If You’re Going to Bet Against the Market, Read This First
While all investors know stock prices move both up and down, many only utilize strategies that take advantage of rising prices.
Buy-and-hold investors benefit from a long-term uptrend in the stock market. Over periods of 20 years or more, investors expect stocks to deliver average annual gains of 7%-10%. Confident that those gains will be realized, many investors hold onto positions even in bear markets.
Since the stock market topped in 2000, buy-and-hold investors suffered through two losses of 50% or more. Losses of this size are actually to be expected in bear markets. After the market topped in 1929, for example, investors also suffered through two declines of more than 50% before the uptrend resumed.
While not exactly out of the ordinary, large losses can force investors to delay their retirements or adapt to new personal financial circumstances in other ways. This has led some investors to explore strategies that will allow them to benefit from market declines. There are several ways to do so, although many ultimately lead to losses.
Selling short is probably the most commonly known way to profit from a decline. It’s an appealing idea but is unlikely to be profitable for most investors. When you sell short, you are selling stock that you do not own. Your broker lends you the shares to sell, and you will buy the stock in the future to repay the loan. If the price falls, you will pay less to buy the shares than you received when you sold them, and that will be your profit on the trade.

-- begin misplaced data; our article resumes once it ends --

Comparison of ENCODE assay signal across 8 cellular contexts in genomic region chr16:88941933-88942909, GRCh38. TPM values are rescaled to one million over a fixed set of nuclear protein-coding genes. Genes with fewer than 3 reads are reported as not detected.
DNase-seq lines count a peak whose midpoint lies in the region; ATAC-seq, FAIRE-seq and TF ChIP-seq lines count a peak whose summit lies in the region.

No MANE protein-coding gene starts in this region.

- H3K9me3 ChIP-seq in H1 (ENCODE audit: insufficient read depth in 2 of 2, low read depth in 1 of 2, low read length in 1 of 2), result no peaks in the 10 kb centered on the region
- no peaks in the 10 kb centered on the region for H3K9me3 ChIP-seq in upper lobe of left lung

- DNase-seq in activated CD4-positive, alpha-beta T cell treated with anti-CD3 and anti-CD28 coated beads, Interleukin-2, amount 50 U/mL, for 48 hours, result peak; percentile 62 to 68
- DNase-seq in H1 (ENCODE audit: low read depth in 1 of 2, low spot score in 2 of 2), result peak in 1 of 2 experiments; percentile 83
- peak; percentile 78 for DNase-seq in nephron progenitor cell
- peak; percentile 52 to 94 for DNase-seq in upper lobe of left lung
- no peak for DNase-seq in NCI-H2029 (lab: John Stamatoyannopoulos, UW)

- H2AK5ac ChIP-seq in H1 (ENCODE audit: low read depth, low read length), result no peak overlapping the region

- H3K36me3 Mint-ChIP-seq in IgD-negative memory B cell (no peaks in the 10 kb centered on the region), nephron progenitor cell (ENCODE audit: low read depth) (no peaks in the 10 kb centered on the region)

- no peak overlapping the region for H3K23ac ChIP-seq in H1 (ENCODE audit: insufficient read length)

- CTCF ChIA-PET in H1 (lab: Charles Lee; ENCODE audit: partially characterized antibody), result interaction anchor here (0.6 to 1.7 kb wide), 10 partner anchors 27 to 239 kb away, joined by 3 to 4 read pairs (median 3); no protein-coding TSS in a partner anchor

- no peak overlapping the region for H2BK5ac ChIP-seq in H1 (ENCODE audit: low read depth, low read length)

Short selling is a strategy with high costs and high risk. In addition to commissions, you will have to pay interest to your broker for lending you the shares. Short sellers are also responsible for paying any dividends that are distributed while they are holding a short position. These costs can be significant, and if the stock rises, the potential losses for a short seller are unlimited.
Trading the CBOE Volatility Index (VIX) is another way some traders attempt to profit from a decline. Volatility, measured by VIX, rises when prices fall. However, VIX is an index and cannot be traded directly. Futures contracts, options and ETNs that offer exposure to VIX have large tracking errors, and their price changes will generally be smaller than the move seen in VIX.
Products based on VIX also tend to have high costs, and these costs push the price down over time. Over the long term, ETNs based on VIX have suffered large declines and will likely continue to do so because of the cost structure.
Buying put options is probably the best way to benefit from a market decline. Put options give the buyer the right to sell 100 shares of a stock or ETF at a certain price before a certain date. Put buyers profit when prices fall because put option prices typically increase in a market decline.
The price of an option is determined by a variety of factors, one of which is the price of the underlying stock or ETF. Options on high-priced equities like Apple (NASDAQ: AAPL) and SPDR S&P 500 ETF (NYSE: SPY) will be more expensive than options on lower priced stocks. This means that investors could see larger gains, on a percentage basis, using put options on lower priced stocks or ETFs.
When considering index ETFs, one of the most profitable put options trades in a market decline could be First Trust NASDAQ-100 Equal Weight Index (NASDAQ: QQEW).
To minimize the risk, wait for a downtrend in the stock market to be confirmed. This strategy could be implemented when SPY closes below its 50-day moving average.